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ASU neuroscientist earns 'difference maker' award for work with students

May 11, 2010

Heather Bimonte-Nelson’s sneakers sparkle as does her jewel-encrusted lab coat with “Dr. Heather” scripted in glitter. To a casual observer, it is difficult to tell who is more excited, this energetic researcher who directs the behavioral neuroscience program in ASU’s Department of Psychology, or the nearly 200 fifth-graders sitting on the ballroom floor in Old Main.

The room quiets as Bimonte-Nelson, an associate professor at ASU, welcomes the young visitors to a brain fair for children at ASU and introduces herself: “I am a brain scientist, so I study how a brain works.”

Bimonte-Nelson is also the 2010 recipient of the Gary S. Krahenbuhl Difference Maker Award presented by ASU’s College of Liberal Arts and Sciences. The annual award was established through generous contributions of faculty, staff and friends of ASU, to recognize and celebrate a faculty member who personifies the spirit of difference-making demonstrated by Krahenbuhl, a former dean of the college.

The brain fair for children, a two-day event this past March, is the brainchild of Bimonte-Nelson. It provided more than 700 Valley kindergarteners through fifth graders with the opportunity to peer at bee pollen through miniature microscopes, hold sheep brains in their gloved hands, and make small-scaled Play-Doh brains – all with assistance from more than 150 ASU undergraduate and graduate students, and faculty members from the psychology department, School of Life Sciences, Ira A. Fulton Schools of Engineering, and College of Teacher Education and Leadership.

Bimonte-Nelson’s infectious enthusiasm also brought a researcher from the Translational Genomics Research Institute (TGen) to the ASU campus and sponsorships from several local and regional organizations.

“Heather’s ability to mobilize groups of faculty to produce change, and her interaction with external constituents, especially elementary students and teachers, is an excellent demonstration of moving ideas into action,” says Quentin Wheeler, ASU vice president and dean of the College of Liberal Arts and Sciences.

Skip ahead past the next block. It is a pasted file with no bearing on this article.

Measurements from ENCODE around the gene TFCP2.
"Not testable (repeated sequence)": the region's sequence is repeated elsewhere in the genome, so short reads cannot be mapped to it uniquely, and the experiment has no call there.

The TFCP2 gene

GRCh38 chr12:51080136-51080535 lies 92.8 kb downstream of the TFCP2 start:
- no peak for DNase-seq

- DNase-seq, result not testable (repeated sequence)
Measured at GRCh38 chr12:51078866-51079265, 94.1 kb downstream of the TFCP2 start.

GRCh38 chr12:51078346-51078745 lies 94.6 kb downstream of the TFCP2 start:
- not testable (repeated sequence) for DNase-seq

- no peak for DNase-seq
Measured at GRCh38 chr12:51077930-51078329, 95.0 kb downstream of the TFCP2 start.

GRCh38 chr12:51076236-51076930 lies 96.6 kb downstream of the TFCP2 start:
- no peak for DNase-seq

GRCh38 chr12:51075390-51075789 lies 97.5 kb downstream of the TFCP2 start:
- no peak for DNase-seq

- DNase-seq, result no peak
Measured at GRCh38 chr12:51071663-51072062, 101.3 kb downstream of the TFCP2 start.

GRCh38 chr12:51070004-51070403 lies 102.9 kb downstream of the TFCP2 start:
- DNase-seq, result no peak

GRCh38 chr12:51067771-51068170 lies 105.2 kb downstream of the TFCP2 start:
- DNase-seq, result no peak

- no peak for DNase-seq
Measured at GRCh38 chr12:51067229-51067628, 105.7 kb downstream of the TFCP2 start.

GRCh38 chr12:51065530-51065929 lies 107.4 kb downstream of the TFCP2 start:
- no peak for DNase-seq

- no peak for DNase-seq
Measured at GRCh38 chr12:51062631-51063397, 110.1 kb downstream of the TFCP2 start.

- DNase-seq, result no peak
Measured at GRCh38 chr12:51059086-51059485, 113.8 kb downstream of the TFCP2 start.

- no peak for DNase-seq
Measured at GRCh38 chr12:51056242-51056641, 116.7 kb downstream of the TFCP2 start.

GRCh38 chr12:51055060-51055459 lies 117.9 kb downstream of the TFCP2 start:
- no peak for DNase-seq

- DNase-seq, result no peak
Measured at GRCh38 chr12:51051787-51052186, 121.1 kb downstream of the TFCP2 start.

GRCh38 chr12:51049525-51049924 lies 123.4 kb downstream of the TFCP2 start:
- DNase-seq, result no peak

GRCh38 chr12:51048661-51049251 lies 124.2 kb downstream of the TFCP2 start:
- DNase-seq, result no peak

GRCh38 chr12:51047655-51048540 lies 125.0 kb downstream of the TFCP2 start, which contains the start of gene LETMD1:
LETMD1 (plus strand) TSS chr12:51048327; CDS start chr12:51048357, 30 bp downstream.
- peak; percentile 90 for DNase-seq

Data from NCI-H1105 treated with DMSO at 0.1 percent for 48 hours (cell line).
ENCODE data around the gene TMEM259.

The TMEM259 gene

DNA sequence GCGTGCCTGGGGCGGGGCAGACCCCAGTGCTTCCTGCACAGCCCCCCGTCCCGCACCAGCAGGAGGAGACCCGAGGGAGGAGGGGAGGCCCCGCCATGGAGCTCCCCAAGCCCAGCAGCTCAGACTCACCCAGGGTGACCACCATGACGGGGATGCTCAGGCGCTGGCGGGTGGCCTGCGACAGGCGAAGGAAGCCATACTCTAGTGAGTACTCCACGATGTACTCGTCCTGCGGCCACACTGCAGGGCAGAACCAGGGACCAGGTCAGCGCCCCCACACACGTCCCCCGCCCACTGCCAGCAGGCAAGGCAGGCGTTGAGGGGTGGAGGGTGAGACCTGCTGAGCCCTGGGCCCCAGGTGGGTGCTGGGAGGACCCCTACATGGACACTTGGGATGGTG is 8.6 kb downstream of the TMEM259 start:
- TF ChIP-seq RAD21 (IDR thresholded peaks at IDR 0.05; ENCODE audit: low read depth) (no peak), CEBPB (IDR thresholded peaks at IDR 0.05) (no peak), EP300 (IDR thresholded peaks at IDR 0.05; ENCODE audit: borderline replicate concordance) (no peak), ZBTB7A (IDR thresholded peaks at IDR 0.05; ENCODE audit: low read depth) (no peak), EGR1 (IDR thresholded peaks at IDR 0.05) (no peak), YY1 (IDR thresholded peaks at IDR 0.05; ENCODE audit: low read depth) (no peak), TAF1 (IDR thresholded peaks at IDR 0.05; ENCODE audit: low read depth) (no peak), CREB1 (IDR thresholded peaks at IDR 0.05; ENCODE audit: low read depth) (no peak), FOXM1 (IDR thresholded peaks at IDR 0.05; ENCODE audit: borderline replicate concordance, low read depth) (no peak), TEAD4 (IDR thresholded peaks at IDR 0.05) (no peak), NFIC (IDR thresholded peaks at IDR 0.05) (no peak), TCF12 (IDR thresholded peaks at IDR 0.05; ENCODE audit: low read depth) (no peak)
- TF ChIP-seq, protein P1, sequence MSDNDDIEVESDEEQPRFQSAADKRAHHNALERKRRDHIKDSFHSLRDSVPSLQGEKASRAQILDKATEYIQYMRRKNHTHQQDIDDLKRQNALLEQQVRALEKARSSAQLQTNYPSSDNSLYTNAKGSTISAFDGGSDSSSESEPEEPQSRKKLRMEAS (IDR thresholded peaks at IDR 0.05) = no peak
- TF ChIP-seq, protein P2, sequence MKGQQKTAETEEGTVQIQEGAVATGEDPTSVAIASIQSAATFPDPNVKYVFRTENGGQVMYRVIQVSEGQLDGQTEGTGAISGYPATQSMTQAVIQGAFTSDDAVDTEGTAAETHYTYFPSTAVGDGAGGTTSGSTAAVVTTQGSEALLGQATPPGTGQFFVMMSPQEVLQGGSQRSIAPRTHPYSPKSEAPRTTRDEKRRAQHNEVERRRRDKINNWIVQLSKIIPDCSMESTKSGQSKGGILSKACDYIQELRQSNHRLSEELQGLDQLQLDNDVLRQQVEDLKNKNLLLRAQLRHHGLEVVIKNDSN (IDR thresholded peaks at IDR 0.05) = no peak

Nominated in part for her community outreach, which began four years ago during Brain Awareness Week, Bimonte-Nelson, whose research characterizes relations between the brain and cognition, has visited dozens of local classrooms with her “knowledge is power” message.

“Heather is a unique person who does this because she loves this. She brings her excitement for science to other people,” says Keith Crnic, chair of ASU’s Psychology Department.

“She is an exceptional citizen of the university who personifies a spirit of difference-making,” notes Sid Bacon, dean of natural sciences at ASU.

Bimonte-Nelson is the eighth recipient of the award.

Last year, the honor went to Stephen Batalden, a professor of history and the founding director of ASU’s Melikian Center for Russian, Eurasian and East European Studies.

Batalden, who is a prominent scholar in Russian and Balkan history, is also a dedicated teacher of undergraduate and graduate students alike, according to Mark von Hagen, director of the School of Historical, Philosophical and Religious Studies.

“Steve is a wonderful and dedicated colleague who works tirelessly and creatively to advance his own area of responsibility as well as the college and university mission. He has made a difference at ASU and richly deserved this honor,” says Linda Lederman, dean of social sciences.

The Gary S. Krahenbuhl Difference Maker Award has been awarded since 2003 to a tenured faculty member in the College of Liberal Arts and Sciences “who demonstrates a broad vision for academic scholarship and a passion for engaging students in discovery and exploration,” says Deborah Losse, dean of humanities.

“Dr. Bimonte-Nelson’s work on campus and in the community, and the work of past recipients, exemplifies a strong commitment to students and teaching – a commitment that has made a difference,” Losse says.

Other recipients are:

• Neal Woodbury, a professor in the department of chemistry and biochemistry, and deputy director of ASU’s Biodesign Institute (2008).

• Nancy Jurik, a professor of justice and social inquiry in the School of Social Transformation (2007).

• Jane Maienschein, a Regents’ Professor and President's Professor, and director of the Center for Biology and Society in the School of Life Sciences (2006).

• James Collins, a professor in the School of Life Sciences (2005).

• Noel Stowe, a professor of history and founder of ASU’s Public History Program, deceased (2004).

• Richard Fabes, director of the School of Social and Family Dynamics (2003).